Stalker

  • November 28, 2015 / 18:00
  • December 12, 2015 / 19:00

Director: Andrei Tarkovsky
Cast: Alisa Freyndlikh, Aleksandr Kaydanovskiy, Anatoliy Solonitsyn
Soviet Union, 1979, 163’, color, black & white
Russian with Turkish subtitles

While Solaris is considered the pinnacle of Tarkovsky's engagement with the fantastical, Stalker has its many defendants. Arguably the most accessible of Tarkovsky's films, this philosophical fable employs the roughest outlines of a novel by Soviet sci-fi writers Arkady and Boris Strugatsky. A mysterious Zone is said to contain a room that grants wishes; the Stalker will take you there for a fee, past military checkpoints and more obscure dangers. A clear imprint of this terse, laconic film is still felt in such apocalyptic hits as 28 Days Later. - by Robert Skotak

Aelita, Queen of Mars

Aelita, Queen of Mars

Planet of Storms

Planet of Storms

The Amphibian Man

The Amphibian Man

Solaris

Solaris

Stalker

Stalker

To the Stars by Hard Ways

To the Stars by Hard Ways

Zero City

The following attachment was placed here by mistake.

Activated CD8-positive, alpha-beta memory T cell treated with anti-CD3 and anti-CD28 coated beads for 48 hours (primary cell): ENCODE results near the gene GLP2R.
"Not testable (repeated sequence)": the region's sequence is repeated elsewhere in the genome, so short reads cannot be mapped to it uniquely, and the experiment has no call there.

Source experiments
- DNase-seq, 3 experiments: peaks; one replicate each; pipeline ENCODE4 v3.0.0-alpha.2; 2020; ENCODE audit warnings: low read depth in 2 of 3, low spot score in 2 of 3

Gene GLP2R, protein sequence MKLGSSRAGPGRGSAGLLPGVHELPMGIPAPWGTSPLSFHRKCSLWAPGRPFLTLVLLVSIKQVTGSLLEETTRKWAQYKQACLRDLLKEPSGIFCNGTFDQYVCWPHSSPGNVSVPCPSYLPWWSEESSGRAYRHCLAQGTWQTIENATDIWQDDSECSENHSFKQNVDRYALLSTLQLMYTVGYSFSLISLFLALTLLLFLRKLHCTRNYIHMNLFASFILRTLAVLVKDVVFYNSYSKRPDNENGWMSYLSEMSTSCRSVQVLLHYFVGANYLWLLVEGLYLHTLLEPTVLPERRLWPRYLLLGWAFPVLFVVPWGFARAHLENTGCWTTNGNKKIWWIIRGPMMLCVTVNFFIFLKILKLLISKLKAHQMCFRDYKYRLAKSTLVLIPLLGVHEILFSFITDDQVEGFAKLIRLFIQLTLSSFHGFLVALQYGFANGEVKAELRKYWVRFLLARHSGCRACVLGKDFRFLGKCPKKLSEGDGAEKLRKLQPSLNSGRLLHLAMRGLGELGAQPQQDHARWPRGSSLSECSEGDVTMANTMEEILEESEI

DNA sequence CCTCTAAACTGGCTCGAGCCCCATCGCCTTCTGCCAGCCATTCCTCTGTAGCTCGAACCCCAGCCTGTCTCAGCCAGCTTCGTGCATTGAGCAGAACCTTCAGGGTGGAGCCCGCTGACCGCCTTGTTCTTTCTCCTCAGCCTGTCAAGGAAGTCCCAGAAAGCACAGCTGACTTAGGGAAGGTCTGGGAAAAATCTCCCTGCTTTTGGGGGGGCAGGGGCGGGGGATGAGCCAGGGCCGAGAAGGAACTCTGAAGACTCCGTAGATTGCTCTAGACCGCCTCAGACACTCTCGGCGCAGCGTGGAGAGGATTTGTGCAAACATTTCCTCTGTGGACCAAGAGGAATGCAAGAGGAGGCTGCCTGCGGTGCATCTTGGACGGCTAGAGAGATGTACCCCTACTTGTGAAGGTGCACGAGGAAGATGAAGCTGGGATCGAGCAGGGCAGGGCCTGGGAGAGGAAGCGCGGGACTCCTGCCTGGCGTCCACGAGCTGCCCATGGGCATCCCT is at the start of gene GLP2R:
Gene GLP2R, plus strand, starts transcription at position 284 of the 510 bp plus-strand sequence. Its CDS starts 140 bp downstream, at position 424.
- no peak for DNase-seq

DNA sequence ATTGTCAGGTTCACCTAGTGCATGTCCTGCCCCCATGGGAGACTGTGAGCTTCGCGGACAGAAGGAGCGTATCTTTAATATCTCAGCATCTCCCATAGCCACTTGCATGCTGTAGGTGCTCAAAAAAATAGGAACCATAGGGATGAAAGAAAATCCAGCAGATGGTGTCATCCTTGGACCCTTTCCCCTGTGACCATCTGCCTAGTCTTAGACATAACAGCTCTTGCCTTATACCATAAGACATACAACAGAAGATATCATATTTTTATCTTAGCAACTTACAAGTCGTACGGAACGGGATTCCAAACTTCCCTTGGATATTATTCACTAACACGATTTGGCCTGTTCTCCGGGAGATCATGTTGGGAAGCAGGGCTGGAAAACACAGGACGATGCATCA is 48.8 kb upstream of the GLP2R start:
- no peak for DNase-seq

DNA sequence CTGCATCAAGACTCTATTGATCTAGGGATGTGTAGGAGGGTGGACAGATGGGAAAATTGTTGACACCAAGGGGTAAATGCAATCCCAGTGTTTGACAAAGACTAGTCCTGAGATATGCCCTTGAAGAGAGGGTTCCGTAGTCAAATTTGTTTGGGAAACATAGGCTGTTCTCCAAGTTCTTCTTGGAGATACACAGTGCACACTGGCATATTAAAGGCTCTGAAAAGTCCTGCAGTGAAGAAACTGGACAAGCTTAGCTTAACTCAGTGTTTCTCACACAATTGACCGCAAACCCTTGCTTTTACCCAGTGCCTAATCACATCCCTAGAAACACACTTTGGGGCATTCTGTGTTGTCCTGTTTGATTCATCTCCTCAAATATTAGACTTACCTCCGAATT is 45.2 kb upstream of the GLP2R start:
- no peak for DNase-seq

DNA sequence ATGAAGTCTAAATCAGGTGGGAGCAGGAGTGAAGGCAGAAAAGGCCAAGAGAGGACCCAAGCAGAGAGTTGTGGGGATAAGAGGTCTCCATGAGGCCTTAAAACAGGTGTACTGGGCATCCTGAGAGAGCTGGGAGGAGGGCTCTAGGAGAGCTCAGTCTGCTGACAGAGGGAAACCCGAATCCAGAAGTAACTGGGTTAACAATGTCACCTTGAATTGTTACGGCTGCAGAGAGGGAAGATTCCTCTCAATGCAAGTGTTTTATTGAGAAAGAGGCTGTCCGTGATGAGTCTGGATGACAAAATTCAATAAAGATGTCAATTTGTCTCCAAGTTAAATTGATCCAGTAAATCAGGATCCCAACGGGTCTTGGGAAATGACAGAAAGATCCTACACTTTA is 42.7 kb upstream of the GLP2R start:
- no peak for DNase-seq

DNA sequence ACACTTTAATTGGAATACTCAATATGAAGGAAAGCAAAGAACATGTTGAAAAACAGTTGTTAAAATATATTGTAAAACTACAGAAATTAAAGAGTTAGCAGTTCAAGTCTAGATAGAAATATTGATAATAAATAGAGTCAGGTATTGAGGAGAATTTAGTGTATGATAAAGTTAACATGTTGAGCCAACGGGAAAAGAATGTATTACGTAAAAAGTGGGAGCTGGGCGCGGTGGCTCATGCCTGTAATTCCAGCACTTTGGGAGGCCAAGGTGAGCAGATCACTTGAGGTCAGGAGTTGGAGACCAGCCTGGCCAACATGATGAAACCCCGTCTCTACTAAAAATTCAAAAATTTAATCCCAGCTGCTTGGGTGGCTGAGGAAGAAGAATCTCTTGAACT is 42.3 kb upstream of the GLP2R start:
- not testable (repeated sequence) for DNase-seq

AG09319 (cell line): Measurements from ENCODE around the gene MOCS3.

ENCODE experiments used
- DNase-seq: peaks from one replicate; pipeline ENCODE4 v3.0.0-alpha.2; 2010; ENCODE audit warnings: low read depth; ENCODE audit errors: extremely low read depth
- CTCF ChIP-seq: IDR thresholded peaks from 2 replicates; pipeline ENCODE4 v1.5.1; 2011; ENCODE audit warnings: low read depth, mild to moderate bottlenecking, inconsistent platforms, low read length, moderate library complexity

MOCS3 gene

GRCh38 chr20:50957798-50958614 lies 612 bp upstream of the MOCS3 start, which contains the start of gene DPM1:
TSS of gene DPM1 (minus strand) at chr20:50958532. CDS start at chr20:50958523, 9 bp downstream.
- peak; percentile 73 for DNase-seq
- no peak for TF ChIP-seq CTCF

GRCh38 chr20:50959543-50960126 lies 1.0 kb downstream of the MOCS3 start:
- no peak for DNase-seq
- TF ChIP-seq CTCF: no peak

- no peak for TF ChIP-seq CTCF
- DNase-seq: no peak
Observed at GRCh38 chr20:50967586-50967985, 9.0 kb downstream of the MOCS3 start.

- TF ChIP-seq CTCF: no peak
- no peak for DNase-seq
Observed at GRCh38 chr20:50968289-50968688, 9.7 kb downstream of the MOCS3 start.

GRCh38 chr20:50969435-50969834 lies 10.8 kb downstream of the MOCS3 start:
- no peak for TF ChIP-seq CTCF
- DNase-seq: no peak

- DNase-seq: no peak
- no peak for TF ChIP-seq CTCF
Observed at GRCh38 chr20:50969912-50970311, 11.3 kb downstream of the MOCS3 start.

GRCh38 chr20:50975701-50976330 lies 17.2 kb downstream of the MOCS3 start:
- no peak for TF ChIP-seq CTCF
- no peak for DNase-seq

Zero City

First on the Moon

First on the Moon

Trailer

Stalker

Return from Vienna

Return from Vienna

Józef Brandt harboured a fascination for the history of 17th century Poland, and his favourite themes included ballistic scenes and genre scenes before and after the battle proper –all and sundry marches, returns, supply trains, billets and encampments, patrols, and similar motifs illustrating the drudgery of warfare outside of its culminating moments.

Portrait of Martín Zapater (1797)

Portrait of Martín Zapater (1797)

Martín Zapater y Clavería, born in Zaragoza on November 12th 1747, came from a family of modest merchants and was taken in to live with a well-to-do aunt, Juana Faguás, and her daughter, Joaquina de Alduy. He studied with Goya in the Escuelas Pías school in Zaragoza from 1752 to 1757 and a friendship arose between them which was to last until the death of Zapater in 1803. 

Janine Antoni Look At Me!

Janine Antoni Look At Me!

The exhibition Look at Me! Portraits and Other Fictions from the ”la Caixa” Contemporary Art Collection examines portraiture, one of the oldest artistic genres, through a significant number of works of our times. Through the exhibition we will be sharing about the artists and sections in Look At Me!. This time we are sharing about Janine Antoni , exhibited under the section “The Conventions of Identitiy”!